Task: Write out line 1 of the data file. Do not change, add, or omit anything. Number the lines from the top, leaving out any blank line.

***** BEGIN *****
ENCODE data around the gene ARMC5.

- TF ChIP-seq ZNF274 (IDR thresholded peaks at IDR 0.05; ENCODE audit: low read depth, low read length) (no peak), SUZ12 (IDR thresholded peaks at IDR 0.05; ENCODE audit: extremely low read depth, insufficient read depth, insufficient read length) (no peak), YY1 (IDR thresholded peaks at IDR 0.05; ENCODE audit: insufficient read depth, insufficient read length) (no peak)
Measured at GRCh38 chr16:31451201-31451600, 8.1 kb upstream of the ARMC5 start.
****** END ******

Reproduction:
ENCODE data around the gene ARMC5.